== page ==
Thomas Jefferson Papers
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From Thomas Jefferson to Craven Peyton, 25 February 1804

To Craven Peyton

Washington Feb. 25. 04

Dear Sir

Your favor of the 14th. must have lost a post or two somewhere, this being the first which admits an answer. with respect to the old mill it is as impossible that she should ever go again as that water should run uphill. therefore let it belong to whom it will it can never be any thing more than an insulated spot of ground surrounded by mine. the only reason for offering to purchase the old materials is merely to consolidate the possession. I would not therefore be willing to give more than I formerly mentioned to you: & still less to embark in any scheme of working the old mill, which can no more be done than if she were on the top of the hill. consequently I would not chuse to leave J. Henderson’s shares in her to valuation, because valuers might have ideas of the possibility of setting her to work & might value her accordingly. neither would I leave to valuers the estimating his interest in the new situation, because however the court of Albemarle may decide, I know that by carrying the matter before the district court the case is a sure one, if there be nothing in it of which I am unapprised. it would be substituting valuers unacquainted with the law, and liable to mistake it instead of judges who cannot mistake it in so plain a case. their opinion too would be preferable to that of two lawyers, one of whom would be named by the other party. upon the whole therefore I prefer letting the thing take the course it is in; only keeping mr Barber and mr Carr on the alert to give us the benefit of a decision by the district court if necessary. I shall be with you towards the end of the next month.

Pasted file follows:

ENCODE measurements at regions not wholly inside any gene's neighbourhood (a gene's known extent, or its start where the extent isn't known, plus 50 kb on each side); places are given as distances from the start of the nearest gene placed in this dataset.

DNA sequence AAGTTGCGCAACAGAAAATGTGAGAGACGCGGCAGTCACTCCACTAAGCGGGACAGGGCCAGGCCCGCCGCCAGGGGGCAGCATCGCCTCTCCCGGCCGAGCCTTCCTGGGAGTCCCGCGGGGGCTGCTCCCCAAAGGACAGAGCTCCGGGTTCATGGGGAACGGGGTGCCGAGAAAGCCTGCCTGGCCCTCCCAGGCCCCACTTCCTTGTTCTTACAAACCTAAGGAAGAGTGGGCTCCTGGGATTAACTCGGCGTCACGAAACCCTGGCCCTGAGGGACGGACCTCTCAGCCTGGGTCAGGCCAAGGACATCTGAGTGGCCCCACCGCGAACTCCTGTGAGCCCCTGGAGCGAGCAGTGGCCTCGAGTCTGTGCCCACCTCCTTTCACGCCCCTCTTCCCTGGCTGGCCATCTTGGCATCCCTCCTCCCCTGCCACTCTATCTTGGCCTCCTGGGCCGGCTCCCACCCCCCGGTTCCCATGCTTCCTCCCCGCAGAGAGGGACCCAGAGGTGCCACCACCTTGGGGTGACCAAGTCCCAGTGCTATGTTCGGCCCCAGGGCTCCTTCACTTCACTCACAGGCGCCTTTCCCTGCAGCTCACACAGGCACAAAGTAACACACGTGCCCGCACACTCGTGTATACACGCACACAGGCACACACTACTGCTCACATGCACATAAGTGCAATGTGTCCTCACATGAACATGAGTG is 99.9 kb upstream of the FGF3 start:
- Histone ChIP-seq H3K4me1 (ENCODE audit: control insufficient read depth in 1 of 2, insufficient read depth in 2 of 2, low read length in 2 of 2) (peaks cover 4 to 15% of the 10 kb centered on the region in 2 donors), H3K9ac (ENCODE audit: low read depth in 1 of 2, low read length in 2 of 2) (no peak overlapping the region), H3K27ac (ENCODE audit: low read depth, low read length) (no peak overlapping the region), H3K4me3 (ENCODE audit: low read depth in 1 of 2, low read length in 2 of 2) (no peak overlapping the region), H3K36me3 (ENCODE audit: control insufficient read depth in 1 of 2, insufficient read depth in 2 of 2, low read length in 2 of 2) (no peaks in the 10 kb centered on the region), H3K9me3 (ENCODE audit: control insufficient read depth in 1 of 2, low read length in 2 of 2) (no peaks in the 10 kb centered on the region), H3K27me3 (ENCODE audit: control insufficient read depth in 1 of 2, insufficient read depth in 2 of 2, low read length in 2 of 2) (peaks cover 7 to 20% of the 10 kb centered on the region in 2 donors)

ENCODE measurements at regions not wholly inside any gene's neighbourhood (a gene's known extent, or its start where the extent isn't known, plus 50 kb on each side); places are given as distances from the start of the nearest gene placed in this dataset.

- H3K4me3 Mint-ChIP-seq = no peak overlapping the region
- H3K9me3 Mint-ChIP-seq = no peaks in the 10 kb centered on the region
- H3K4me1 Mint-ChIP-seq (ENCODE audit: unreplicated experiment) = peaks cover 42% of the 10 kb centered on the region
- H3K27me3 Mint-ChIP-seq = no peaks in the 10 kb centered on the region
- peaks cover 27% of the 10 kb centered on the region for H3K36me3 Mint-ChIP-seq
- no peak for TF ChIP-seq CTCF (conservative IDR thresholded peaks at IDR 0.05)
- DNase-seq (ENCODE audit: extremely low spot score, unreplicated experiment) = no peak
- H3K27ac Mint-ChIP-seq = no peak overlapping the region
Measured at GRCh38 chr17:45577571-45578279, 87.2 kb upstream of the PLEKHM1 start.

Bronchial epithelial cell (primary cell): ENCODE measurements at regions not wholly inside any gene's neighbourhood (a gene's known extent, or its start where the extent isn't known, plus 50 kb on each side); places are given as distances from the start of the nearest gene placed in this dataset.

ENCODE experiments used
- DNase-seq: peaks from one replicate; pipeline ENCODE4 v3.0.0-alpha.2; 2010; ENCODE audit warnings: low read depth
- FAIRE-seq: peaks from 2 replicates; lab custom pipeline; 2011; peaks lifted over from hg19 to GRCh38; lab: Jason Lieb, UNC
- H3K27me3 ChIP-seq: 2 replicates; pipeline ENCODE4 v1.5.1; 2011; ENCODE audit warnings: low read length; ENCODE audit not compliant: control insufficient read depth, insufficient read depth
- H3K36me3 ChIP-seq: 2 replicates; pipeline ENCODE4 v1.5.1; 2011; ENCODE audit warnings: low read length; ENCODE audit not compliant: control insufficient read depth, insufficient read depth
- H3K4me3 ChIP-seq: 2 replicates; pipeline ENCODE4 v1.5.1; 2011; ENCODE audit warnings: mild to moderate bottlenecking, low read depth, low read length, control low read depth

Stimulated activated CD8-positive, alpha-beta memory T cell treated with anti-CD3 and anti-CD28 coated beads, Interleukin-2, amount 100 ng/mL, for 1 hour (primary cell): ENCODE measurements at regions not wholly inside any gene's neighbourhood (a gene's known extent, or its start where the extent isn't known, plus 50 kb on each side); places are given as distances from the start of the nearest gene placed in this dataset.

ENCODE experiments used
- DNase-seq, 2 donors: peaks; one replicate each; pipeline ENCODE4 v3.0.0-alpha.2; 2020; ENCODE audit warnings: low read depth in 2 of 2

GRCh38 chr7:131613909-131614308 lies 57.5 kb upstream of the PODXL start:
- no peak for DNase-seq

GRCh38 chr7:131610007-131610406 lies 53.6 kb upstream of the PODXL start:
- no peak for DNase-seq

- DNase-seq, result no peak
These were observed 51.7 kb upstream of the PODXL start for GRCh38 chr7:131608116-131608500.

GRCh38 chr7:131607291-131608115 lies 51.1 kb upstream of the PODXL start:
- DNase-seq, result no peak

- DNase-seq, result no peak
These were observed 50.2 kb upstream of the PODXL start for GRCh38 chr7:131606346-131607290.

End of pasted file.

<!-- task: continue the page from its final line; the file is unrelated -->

I inclose you the note you desire for £50. in part paiment for corn. Accept my friendly salutations.

Th: Jefferson

RC (facsimile in Sotheby’s, Catalogue No. 6761, 13 Dec. 1995, Lot 193); at foot of text: “Mr. Craven Peyton.” PoC (ViU); endorsed by TJ.

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